“New evidence, Bednarz says, indicates a seedling crop exposed to weed damage may never recover.” Therefore, the group recommends weed competition should be eliminated for at least the first 21-35 days, or to the five-leaf stage, he contends. The Georgia researcher points out that in one recent test, cotton seedlings exposed to weed competition at the five-leaf stage showed a 23 percent yield loss.
The fifth best management practice, nematode and seeding disease control, is a double-edged sword Bednarz contends. “We can all recognize lethal levels of seedling disease or nematode damage, but sub-lethal levels can be difficult to identify and often results in significant yield, quality and overall profitability losses,” Bednarz explains.
The group agreed that soil sampling should be done to monitor both nematode species and populations. Depending on pressure and species of nematodes, crop rotation and/or nematicides should be used.
“From my own experience, I know it is much easier to maintain a nematode population at a manageable level than to reduce a nematode population that has been allowed to build to damaging levels,” Bednarz adds.
Oklahoma State University Cotton Specialist J.C. Banks explained what a healthy cotton plant should look like, if growers follow the five best management practices.
At 40 days, Banks says a cotton plant should be 8 inches tall and in the 8 leaf stage and have 2-3 squares. Final stand should have at least one-foot spacing and there should be a minimum number of gaps that are two or more feet.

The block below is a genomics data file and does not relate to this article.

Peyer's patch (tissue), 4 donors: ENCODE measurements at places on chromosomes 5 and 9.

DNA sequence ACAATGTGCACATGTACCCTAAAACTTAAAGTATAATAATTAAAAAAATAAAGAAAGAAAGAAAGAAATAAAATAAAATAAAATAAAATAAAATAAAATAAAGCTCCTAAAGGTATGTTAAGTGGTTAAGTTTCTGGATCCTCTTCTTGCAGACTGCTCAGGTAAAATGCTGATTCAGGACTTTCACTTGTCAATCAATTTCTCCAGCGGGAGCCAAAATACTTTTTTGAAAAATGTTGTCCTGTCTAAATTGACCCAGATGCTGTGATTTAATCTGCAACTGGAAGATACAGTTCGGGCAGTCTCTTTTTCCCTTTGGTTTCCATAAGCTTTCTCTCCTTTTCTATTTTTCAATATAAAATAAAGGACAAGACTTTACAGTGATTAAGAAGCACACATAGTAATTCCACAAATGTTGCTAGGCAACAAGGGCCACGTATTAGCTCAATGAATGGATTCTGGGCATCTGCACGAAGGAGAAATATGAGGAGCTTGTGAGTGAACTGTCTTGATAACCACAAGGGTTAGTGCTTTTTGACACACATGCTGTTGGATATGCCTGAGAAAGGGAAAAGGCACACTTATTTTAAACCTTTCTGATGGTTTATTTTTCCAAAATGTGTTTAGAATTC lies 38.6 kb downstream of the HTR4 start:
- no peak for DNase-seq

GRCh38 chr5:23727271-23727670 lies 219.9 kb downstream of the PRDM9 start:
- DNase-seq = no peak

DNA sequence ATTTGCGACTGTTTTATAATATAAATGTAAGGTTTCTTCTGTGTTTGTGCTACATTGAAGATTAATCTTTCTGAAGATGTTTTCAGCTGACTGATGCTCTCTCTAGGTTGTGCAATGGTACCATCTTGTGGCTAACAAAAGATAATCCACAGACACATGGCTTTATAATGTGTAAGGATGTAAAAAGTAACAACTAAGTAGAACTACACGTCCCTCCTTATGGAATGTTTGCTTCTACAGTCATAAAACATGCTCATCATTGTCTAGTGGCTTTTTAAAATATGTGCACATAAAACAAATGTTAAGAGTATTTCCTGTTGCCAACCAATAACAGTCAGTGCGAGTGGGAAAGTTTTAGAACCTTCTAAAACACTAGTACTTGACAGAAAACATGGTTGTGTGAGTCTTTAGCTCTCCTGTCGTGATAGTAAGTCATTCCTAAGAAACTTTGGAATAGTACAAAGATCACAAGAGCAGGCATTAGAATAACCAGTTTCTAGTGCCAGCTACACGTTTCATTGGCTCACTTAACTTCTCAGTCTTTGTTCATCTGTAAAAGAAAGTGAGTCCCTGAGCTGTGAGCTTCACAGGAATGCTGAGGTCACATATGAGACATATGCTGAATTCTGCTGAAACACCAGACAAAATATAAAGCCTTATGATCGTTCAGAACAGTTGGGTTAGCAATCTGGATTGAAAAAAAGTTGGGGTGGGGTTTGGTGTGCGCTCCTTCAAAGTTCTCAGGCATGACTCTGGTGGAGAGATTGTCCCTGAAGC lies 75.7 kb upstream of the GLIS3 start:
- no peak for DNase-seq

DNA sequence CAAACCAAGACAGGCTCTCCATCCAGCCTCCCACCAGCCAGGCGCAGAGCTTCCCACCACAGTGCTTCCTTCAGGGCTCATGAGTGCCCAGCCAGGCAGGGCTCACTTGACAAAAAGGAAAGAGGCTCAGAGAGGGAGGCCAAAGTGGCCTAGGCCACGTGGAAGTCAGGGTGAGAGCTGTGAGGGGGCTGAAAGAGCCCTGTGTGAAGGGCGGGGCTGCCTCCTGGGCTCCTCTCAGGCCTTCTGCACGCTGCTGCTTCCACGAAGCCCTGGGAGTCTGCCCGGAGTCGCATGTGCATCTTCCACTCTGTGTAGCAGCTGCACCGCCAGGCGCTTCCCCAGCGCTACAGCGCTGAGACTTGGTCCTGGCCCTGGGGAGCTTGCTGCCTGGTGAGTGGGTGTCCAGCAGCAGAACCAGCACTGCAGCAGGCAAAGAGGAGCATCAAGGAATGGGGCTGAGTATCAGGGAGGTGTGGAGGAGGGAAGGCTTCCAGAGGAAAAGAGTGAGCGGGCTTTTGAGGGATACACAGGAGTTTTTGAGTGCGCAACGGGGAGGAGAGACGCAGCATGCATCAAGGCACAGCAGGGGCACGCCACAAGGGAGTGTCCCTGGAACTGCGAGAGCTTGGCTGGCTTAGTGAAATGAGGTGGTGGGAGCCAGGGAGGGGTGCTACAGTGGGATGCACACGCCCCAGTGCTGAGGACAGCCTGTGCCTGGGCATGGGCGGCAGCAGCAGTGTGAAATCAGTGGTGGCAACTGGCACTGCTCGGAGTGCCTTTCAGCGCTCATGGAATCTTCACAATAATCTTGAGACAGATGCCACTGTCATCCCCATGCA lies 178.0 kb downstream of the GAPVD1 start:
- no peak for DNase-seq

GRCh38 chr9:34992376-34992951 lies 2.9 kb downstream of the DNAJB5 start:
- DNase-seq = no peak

Healthy cotton plants at 40 days, the Oklahoma scientist says should have a root system that is 24-30 inches deep and have healthy stems to overcome crusty soils that are critical in the early part of the growing season.
The First 40 Days group also developed a list of research and development needs for the future, based on the five best management practices.
More tools for insect management include new chemistry, landscape ecology and transgenic varieties for controlling plant bugs and thrips.
For seed and variety selection the group recommends a better definition of seedling vigor, new varieties for cool conditions, better drought tolerant varieties, screening for molecular trait markers in the lab rather than the field, and resistance in seeds to nematodes and other pests.
Among agronomic research needs defined are vegetative growth versus yield and vigor to yield standards, development of cross discipline crop management systems need to be linked and packaged to growers, and heat shock proteins and plant compensation capabilities need to be explored.
Better diagnostic tools tied to precision agriculture need to be developed, according to the group. More rapid and reliable sampling techniques and early season crop models that incorporate DD-60s and solar radiation are needed.
In conclusion, the group stressed the need for nematicides that provide longer and/or stronger nematode control.